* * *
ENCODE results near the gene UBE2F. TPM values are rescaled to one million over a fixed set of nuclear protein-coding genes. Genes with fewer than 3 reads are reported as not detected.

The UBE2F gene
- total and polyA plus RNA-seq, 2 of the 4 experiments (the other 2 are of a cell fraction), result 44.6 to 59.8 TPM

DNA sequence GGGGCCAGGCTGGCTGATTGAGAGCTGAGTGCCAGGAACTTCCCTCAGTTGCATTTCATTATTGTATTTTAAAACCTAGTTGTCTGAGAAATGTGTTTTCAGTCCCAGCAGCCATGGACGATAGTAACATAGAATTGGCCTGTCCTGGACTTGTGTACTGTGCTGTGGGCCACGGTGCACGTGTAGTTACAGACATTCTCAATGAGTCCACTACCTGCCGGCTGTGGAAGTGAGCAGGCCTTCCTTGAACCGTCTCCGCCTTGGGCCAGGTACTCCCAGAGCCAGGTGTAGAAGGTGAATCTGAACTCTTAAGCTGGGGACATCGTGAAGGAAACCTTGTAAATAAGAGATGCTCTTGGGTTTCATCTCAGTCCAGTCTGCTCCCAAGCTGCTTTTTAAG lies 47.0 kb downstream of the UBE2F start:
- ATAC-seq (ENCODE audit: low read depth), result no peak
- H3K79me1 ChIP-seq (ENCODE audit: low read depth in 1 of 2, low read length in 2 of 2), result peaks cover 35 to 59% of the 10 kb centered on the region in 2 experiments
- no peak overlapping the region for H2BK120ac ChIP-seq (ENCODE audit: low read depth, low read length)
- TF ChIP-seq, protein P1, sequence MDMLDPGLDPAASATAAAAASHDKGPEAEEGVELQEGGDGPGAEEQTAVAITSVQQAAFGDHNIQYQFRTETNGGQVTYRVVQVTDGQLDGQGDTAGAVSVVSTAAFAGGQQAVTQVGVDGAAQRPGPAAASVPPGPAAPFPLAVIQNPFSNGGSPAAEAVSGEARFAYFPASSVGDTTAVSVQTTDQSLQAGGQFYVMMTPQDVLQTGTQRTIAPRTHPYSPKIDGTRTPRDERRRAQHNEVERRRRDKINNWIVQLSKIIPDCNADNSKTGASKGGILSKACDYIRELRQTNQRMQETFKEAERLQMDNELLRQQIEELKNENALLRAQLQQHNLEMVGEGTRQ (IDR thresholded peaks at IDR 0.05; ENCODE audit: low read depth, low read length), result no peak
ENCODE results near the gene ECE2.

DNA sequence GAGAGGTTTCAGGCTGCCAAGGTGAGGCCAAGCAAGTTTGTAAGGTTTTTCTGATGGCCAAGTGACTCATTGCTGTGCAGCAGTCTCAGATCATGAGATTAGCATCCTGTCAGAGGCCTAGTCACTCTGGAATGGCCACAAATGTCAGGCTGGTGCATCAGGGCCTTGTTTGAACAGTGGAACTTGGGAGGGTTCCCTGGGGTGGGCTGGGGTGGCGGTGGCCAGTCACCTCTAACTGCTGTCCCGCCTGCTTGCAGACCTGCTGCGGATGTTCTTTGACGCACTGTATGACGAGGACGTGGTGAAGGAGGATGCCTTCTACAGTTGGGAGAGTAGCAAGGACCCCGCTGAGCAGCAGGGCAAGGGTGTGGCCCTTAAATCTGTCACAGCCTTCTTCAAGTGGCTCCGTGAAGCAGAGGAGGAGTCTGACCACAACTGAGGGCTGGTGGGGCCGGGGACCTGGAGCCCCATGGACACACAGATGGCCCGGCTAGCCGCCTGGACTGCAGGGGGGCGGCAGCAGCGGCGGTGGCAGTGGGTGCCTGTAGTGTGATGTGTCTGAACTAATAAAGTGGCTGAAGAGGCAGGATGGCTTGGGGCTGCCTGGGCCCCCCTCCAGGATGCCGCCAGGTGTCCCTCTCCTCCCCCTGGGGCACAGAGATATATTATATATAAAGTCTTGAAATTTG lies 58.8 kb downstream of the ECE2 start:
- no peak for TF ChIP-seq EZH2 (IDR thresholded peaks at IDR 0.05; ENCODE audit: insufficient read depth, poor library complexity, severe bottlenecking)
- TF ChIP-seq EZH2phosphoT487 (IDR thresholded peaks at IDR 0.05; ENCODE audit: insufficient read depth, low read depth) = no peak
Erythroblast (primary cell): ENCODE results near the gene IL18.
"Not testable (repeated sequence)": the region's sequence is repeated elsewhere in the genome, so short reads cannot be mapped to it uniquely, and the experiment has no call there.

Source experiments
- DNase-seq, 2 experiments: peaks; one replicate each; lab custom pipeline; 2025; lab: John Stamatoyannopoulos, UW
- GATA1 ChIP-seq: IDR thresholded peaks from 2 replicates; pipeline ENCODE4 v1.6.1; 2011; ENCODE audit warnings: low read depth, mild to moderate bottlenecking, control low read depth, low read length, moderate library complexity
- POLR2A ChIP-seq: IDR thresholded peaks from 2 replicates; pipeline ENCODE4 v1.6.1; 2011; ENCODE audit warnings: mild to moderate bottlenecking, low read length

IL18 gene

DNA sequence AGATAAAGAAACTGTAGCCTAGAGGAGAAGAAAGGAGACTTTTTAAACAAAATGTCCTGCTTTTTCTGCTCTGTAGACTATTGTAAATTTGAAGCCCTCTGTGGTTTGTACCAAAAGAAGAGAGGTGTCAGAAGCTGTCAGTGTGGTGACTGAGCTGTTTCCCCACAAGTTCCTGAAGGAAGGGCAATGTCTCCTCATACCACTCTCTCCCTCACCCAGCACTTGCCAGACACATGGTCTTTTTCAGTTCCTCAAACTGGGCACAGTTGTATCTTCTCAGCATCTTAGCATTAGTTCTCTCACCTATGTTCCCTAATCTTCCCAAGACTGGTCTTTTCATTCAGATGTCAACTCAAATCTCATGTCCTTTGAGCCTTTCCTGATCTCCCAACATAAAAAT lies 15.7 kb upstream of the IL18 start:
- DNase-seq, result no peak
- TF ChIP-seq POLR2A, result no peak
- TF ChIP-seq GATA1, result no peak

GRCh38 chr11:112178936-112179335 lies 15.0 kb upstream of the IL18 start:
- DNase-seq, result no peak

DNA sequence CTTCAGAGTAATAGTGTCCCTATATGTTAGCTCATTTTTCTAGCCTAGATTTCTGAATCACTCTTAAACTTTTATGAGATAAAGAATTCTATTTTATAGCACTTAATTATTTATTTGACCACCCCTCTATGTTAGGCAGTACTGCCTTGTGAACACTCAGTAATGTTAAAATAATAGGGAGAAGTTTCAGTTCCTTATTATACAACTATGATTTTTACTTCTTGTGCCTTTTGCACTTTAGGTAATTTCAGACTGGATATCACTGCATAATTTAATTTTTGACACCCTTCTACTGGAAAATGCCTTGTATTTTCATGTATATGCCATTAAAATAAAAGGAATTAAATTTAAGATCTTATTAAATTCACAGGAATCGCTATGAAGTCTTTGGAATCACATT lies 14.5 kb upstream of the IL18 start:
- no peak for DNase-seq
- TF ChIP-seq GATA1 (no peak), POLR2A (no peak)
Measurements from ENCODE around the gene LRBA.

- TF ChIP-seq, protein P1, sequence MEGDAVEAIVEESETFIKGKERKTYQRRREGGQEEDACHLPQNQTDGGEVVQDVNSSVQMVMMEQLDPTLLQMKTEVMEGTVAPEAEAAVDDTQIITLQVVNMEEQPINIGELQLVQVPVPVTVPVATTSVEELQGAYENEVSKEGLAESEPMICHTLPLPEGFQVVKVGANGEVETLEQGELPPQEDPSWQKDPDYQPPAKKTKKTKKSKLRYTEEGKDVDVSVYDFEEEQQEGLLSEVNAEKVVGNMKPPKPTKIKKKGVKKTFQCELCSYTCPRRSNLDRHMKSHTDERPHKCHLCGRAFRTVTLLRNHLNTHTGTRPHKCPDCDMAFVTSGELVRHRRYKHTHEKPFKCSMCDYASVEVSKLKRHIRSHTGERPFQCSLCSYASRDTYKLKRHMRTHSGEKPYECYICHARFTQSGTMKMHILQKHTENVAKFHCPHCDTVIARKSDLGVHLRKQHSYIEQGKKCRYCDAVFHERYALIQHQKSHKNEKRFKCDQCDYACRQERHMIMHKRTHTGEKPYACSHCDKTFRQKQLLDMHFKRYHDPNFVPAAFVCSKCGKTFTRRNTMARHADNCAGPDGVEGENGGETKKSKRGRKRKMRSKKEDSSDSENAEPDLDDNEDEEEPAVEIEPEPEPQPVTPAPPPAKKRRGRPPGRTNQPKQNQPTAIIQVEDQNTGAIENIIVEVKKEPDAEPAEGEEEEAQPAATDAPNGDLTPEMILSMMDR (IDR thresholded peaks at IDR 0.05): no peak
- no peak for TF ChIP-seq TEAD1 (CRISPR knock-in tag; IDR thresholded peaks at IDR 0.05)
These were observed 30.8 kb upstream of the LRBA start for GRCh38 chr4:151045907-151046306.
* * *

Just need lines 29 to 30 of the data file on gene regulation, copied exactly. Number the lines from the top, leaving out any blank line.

Measurements from ENCODE around the gene LRBA.

- TF ChIP-seq, protein P1, sequence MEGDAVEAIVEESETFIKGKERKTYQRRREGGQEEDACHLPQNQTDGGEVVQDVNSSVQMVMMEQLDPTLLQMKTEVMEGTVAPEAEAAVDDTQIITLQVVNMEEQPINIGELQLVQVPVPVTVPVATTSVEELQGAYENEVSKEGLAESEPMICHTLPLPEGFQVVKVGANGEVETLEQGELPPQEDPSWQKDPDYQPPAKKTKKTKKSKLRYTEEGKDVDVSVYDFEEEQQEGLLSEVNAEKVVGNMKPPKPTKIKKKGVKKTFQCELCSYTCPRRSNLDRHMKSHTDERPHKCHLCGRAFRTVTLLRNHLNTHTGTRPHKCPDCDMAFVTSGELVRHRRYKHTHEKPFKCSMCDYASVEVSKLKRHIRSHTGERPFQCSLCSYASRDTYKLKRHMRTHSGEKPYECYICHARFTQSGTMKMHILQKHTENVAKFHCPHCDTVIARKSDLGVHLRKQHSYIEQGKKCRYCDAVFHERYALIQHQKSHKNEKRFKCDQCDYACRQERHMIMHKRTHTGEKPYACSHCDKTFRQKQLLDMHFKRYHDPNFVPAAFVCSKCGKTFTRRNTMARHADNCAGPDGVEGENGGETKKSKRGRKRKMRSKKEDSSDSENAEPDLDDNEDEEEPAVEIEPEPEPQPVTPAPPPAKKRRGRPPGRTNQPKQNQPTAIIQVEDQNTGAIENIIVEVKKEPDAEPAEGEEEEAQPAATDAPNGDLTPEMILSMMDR (IDR thresholded peaks at IDR 0.05): no peak